Where, then, is the equivalent of GAAP in sustainability or TBL accounting? Missing in action, is where. And because of that, GRI and every other sustainability-related performance reporting standard in place today (GRI, <IR>, SASB, etc.) are developmentally premature, genetically hobbled, so to speak, by the absence of their evolutionary progenitor, sustainability or TBL accounting.
And how could it be otherwise? A solution for such accounting hasn’t been born yet. Or has it? Could it be, instead, that it has been born and that the makers of reporting standards have simply not noticed it yet?
Putting the horse back in front
Having now seen that in sustainability reporting we have been collectively guilty of putting the cart before the horse — reporting before accounting — let us now agree that the time has come to turn things around and put the horse before the cart. It is time, that is, to settle in on some basic principles for how best to make sustainability accounting, and the reporting that follows, context-based. Indeed, to its everlasting credit — and with a special tip of the hat to Allen White — the one thing we should all feel comfortable in saying is that in G2, GRI definitely got the Sustainability Context thing right. That is clearly the regulative ideal we should be subscribing to!
Listen to how White put it, as he reminisced on the evolution of the principle in the run-up to G2: “In the course of wide-ranging stakeholder consultations, it became clear that true sustainability reporting at the enterprise level must be contextualized within boundaries that define the ecological, social and economic systems limits, both upper and lower, ceilings and floors.”
There can be little doubt that this is true and that Sustainability Context must absolutely underlie sustainability accounting in order for the TBL performance of an organization to be understood. For if under any other principle it is possible for organizations to score “sustainably”, and yet still be operating in ways that put the quality or sufficiency of vital resources or the well-being of those who depend on them at risk, then there is something terribly wrong with the accounting system in use.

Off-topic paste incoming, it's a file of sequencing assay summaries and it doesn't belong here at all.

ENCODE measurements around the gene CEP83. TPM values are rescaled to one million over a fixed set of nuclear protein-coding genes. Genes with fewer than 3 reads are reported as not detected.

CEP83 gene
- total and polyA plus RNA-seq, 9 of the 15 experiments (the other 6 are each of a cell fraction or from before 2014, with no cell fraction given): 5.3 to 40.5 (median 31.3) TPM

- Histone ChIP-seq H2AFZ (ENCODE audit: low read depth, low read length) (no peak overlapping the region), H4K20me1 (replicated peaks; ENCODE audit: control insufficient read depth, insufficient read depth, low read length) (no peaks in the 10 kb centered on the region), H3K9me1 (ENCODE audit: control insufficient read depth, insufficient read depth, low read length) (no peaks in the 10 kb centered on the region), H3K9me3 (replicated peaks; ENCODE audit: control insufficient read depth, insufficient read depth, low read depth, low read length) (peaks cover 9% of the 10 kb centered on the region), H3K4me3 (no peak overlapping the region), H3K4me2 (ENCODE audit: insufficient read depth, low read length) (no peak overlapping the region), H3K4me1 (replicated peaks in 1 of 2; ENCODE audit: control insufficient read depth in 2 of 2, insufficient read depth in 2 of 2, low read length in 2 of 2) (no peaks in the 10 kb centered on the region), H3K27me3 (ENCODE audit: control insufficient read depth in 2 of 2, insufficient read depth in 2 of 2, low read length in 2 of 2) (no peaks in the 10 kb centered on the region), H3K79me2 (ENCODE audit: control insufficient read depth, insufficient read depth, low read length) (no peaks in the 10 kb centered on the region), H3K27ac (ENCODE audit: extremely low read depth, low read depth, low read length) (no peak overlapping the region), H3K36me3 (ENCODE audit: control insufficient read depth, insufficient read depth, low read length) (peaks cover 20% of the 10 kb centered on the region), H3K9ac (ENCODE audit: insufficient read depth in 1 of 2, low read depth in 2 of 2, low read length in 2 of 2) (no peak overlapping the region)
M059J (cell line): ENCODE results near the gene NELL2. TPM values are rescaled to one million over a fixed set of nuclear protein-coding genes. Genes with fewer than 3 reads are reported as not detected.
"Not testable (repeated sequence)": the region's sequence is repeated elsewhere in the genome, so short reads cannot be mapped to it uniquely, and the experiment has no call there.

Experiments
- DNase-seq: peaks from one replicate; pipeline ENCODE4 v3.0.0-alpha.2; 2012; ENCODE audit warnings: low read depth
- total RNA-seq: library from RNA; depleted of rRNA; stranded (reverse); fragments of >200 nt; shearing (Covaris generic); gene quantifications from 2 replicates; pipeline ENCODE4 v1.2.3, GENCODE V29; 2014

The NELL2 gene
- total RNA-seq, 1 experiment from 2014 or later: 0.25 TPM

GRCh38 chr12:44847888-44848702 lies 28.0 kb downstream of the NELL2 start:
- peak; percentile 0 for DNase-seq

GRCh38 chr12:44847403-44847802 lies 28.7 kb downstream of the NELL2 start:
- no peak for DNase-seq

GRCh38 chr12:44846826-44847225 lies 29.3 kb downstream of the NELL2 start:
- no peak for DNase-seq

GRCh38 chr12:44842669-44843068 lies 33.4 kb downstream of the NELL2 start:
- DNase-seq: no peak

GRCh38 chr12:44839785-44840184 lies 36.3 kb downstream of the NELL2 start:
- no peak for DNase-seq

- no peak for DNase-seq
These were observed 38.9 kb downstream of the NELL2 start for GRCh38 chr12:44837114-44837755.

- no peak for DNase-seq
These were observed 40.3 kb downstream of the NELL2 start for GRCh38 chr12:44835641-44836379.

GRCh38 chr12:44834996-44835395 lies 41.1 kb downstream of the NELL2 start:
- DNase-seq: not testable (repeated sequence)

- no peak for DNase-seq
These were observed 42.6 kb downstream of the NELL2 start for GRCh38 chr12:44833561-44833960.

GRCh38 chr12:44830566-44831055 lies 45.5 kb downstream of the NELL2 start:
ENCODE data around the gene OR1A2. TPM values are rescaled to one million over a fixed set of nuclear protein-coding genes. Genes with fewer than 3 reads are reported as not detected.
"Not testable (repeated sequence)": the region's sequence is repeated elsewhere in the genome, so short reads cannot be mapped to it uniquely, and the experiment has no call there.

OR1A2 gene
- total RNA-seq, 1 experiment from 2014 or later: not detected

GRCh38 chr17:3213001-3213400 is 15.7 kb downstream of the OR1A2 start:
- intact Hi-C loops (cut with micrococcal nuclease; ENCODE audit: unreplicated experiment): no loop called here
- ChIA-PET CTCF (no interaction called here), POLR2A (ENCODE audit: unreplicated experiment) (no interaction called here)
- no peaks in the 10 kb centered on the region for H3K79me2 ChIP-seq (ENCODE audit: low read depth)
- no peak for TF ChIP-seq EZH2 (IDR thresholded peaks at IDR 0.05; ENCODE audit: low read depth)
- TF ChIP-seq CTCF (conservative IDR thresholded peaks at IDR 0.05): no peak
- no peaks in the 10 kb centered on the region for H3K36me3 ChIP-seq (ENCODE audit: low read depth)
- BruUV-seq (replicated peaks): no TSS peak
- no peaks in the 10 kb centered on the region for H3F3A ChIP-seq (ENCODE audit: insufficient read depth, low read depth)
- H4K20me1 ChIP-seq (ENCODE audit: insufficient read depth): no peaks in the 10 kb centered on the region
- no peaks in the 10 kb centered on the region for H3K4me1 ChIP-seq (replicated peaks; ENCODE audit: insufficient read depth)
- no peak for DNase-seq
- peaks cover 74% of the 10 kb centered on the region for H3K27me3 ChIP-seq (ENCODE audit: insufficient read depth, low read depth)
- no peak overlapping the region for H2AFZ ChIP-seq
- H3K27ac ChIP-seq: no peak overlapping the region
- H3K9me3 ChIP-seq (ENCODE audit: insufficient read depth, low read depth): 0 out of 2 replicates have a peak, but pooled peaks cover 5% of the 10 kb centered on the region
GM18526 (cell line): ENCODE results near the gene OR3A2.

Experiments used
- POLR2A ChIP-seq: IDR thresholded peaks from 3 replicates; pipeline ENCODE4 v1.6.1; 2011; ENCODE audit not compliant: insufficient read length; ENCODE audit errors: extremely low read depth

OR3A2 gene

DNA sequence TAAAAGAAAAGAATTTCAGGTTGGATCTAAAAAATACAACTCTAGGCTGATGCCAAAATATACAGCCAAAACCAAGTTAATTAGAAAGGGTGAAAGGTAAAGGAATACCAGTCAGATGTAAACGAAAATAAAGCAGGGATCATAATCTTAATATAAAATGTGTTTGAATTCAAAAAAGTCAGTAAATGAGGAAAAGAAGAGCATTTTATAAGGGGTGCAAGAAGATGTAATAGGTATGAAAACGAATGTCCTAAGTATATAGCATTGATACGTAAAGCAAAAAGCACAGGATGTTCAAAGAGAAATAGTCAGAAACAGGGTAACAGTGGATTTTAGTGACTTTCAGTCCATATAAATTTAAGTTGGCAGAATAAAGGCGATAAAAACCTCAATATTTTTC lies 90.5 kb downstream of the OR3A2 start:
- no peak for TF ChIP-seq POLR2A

In the shadow of all of this in the past several years has been the development of what I and many others refer to as Context-Based Sustainability (CBS) — a market-driven, open-source framework of guidelines for how best to operationalize the Sustainability Context principle in not just reporting, but measurement as well — all in an effort to flesh out the horse and put it back in front of the cart where it belongs.
In addition to having garnered support from the United Nations (for use by all organizations), B Lab (which has endorsed use of the MultiCapital Scorecard by Benefit Corporations), Reporting 3.0 (for all organizations), and many others, CBS is now taking the stage as the centerpiece of a new Certified Triple Bottom Line (TBL) certification program still very much in its formative stages at the non-profit Social Accountability International (SAI). Perhaps best known for its long-standing SA8000® certification for human rights in the workplace, SAI has been administering CSR-related certifications to organizations around the world for more than twenty years now, much longer than anyone else.
To be clear, standards for financial reporting were preceded by standards for financial accounting by literally hundreds of years (since at least 1494 by Luca Pacioli). Standards for financial accounting, that is, came long before standards for financial reporting were even considered — just as it should be. The same logic applies to sustainability accounting, or for what we can more broadly think of as TBL accounting.
But is the stage sufficiently set for that? Has the scholarship in Triple Bottom Line accounting been around long enough; evolved long enough; been vetted and continually improved enough, to warrant a jump from theory to codified standards? Are we really ready to make that move?
Absolutely, yes, is the answer. As I have explained here before, principles and practices for how best to do TBL accounting first started to appear in the management literature some three hundred years ago in the work of Hans Carl von Carlowitz, and not only in the more recent writings of John Elkington in 1994 and others. Context-based thinking, too, has been percolating in economics for at least a century, if only in the form of the literature on multiple capital accounting or what I and others call multicapitalism.
Make no mistake, then: The timing is right for this — for taking concrete steps to standardize a set of generally accepted TBL accounting principles, and for making GRI and other reporting standards stronger than they’ve ever been before. Indeed, this idea doesn't replace them; it fortifies and enhances them. And none too soon, mind you. By the GRI timeline alone, we are at least nineteen years late and the clock is still ticking. So, let’s get on with this. Go, SAI!